The Philosophy of The World’s Poorest Leader

In this picuture, José Mujica, the world’s poorest president, gave a speech in the main hall of the Tokyo University of Foreign Studies on April 26th, 2016.  The atmosphere in the hall spoke of how much he was loved by his people.
In this picuture, José Mujica, the world’s poorest president, gave a speech in the main hall of the Tokyo University of Foreign Studies on April 26th, 2016. The atmosphere in the hall spoke of how much he was loved by his people.

On April 26th, 2016, the main hall of the Tokyo University of Foreign Studies was flooded with people. A huge crowd gathered around the outdoor stage, projecting an image from inside the hall. The cheering people grew louder and louder until José Mujica, the world’s poorest president, finally entered our sight. As Mujica’s sturdy figure stepped onto the stage, several people let out affectionate shouts, calling him by his nickname, Pepe. The atmosphere in the hall spoke of how much he was loved by his people.

 

“It’s our lives we are squandering,” Mujica said, “When we buy something, we are not paying with paper money that we own today. We are paying with the time from our lives we had to spend to earn that money. ”

 

“Yes, his belief may appear idealistic, but his simple yet powerful words are making great impacts on our world,” affirms Mr. Fernando Pereda, the second secretary of the Embassy of Uruguay.

 

In fact, Mujica’s words may be greatly relevant to our lives as Japanese citizen. Recently, Fuji Television created a statistics on “what people in Japan want.” Surprisingly, “time” ranked first, then came “health” and “money.” Many people feel that they are being deprived of time, and they wish to have more to use freely. Yet, the same people continue to invest the majority of their time into work. President Mujica pointed out this inconsistency and suggested that we should “save up” some of our time to enjoy our lives. He had donated 90% of his salary as a president and lives on a farm with almost no security. His words and his lifestyle may be the key to a wonderful change.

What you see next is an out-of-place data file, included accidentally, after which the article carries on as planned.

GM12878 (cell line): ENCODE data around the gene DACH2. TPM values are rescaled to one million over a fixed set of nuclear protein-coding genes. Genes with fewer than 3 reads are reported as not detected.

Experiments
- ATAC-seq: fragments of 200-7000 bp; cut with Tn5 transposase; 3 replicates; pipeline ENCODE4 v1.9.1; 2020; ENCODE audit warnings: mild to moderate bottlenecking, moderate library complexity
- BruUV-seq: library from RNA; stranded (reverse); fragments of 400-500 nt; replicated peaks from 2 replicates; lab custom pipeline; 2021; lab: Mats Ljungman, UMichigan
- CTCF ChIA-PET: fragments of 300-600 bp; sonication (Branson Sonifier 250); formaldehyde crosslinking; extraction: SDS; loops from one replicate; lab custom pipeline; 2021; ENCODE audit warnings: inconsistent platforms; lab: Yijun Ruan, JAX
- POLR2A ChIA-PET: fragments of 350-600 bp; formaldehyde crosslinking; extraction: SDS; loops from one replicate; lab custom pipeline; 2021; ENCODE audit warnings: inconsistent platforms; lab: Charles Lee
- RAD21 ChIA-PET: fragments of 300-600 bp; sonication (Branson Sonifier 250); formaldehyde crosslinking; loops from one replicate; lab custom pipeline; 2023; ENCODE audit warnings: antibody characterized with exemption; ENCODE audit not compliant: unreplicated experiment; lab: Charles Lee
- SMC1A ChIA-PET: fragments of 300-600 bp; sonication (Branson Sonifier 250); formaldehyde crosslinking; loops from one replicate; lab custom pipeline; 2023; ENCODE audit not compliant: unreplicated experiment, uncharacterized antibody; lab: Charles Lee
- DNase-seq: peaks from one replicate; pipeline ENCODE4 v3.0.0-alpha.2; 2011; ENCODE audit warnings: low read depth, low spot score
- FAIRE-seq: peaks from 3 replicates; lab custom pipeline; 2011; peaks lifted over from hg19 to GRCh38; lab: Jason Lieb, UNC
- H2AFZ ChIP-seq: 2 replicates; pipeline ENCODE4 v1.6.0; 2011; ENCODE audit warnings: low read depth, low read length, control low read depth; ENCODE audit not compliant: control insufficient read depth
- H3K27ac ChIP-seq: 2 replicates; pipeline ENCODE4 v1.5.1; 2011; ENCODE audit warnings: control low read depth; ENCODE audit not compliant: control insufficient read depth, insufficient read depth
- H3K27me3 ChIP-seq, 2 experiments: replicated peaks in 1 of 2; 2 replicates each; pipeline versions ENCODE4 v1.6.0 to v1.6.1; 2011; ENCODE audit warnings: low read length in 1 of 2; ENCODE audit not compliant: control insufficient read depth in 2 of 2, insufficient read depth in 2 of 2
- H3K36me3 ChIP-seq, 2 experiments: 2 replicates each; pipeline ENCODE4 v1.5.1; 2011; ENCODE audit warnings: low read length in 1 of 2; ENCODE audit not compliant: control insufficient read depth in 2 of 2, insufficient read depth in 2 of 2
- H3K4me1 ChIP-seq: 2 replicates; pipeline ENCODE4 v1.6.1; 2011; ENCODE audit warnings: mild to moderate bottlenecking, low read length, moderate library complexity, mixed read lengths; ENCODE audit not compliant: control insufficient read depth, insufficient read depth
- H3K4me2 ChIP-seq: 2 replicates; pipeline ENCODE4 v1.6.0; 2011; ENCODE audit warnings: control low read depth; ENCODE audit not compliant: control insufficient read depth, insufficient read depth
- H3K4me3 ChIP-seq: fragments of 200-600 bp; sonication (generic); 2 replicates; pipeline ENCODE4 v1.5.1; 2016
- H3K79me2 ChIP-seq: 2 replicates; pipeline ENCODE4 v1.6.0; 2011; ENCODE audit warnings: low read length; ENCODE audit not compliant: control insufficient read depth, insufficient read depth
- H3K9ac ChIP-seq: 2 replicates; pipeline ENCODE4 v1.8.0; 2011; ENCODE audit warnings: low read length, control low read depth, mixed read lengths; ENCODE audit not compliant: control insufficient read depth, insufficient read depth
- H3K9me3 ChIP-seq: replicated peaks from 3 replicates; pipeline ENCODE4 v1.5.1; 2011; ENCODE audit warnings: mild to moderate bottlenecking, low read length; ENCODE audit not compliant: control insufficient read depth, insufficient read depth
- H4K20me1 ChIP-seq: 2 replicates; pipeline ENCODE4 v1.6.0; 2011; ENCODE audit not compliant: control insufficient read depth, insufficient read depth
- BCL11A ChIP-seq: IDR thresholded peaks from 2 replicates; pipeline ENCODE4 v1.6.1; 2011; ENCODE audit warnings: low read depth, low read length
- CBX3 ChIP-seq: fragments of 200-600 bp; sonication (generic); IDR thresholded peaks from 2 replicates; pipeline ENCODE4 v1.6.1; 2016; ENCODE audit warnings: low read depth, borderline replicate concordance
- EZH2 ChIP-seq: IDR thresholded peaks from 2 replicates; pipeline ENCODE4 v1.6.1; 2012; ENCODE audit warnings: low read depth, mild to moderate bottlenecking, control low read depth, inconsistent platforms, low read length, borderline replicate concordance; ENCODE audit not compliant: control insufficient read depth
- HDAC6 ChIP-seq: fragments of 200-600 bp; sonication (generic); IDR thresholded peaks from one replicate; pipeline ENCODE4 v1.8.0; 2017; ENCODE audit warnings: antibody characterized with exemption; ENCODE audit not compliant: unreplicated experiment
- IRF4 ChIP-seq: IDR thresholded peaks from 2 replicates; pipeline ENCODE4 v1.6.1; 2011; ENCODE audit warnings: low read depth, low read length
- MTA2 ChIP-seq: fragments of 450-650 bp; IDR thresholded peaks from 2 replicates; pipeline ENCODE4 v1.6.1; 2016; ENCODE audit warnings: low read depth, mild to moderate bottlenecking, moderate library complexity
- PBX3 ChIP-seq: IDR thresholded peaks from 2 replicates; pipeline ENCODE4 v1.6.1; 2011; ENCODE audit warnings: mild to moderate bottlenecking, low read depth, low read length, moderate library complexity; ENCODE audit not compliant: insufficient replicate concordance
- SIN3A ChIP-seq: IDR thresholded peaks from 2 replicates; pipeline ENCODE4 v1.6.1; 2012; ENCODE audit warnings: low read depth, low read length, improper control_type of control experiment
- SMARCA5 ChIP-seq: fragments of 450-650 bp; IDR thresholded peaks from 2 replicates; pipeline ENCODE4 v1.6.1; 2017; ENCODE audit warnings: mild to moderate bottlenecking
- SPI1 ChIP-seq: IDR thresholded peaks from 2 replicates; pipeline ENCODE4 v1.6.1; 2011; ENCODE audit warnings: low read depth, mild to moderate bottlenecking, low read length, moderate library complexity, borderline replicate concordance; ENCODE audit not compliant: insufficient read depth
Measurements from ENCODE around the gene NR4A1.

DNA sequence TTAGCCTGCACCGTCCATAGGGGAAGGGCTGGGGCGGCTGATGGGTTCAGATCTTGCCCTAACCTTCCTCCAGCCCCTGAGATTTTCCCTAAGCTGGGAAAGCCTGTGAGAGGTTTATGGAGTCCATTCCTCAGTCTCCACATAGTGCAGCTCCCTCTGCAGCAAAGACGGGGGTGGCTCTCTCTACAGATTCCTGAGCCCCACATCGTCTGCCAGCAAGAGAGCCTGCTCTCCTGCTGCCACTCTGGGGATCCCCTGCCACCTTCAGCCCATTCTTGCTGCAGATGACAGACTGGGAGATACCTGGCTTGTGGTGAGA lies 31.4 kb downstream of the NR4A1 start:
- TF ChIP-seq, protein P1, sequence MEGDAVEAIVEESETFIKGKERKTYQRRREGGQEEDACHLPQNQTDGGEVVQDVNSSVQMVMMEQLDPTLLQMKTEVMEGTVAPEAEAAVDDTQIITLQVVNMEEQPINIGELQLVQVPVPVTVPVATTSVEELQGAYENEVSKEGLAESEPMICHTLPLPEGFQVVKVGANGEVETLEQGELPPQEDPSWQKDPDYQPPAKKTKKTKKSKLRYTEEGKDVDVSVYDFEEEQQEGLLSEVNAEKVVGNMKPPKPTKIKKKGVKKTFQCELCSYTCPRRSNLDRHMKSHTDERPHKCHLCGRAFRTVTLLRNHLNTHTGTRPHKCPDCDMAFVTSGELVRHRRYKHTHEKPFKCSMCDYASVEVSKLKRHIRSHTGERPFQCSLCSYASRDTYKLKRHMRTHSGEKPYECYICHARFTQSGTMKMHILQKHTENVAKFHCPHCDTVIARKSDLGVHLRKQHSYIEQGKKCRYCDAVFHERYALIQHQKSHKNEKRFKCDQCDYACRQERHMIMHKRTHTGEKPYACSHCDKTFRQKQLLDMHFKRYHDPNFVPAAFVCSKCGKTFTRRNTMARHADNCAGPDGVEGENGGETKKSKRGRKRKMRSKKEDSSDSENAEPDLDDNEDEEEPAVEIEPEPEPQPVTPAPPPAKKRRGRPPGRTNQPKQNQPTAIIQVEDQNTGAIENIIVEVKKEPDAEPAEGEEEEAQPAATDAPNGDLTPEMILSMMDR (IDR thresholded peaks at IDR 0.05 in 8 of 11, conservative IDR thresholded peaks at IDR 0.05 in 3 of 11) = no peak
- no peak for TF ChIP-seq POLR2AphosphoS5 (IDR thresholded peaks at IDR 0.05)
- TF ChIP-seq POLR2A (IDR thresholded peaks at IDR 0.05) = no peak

“Mr. Mujica lives the same kinds of life as an ordinary people in Uruguay, which is the reason why he understands the people well.”

 

The secretary, Mr. Pereda has an interesting episode about Mr.Mujica.
One day, when his family was having a meal in a public cafeteria, one familiar man came in. The man noticed that the tables were full so he asked if he could join them. They were surprised, because he was the President Mujica! Although he was still the president at the time, they ate the same meal while talking about mundane topics. His unpretentious and folksy character attracts many people. Mr. Pereda also mentioned the surprisingly strong connection between Mr.Mujica and Japan. Mr.Mujica was born to a poor family and he had made a living by selling flowers as a child. It was a Japanese family in the neighborhood who taught him how to cultivate the flowers. Since then, he has had respect for Japan and Japanese people.

 

Mr. Mujica recalls that“the Japanese family was deliberate and had skillful fingers.”
Beautiful flowers on the outskirts of Uruguay were originally planted by Japanese people. The flowers sustain the special bond between Japanese people and the distant country of Uruguay.

Written by Sara Inoue Sakura Suga

Edited by Naoshi Chiba

 

Postscript
Uruguay is a country that is on the opposite of the earth, and I did not know almost nothing about it. In this time, however, I went to the interview in the embassy and I learned a lot of things including the history and moreover the relationship with Japan. From the episode of former president Mujica, I had a very favorable impression of him.

Sakura Suga

 

When I first started writing this article, I got to discuss the topic with several of my friends. Many of them asked the same question, “Um… could you tell me the difference between Paraguay and Uruguay?” To be frank, I did have to do some research myself. However, now that I look back, this question reminds me of a comment I heard multiple times during my study in Canada. “Hey, Japan and China are not that different, right?” This experience taught me two things; people must be willing to spread information, and also be willing to reach out for it. Before, I was almost completely ignorant about Uruguay. Now, I am much more aware and curious about this country on the other end of the world. I hope you somewhat feel the same way after reading this article.

Sara Inoue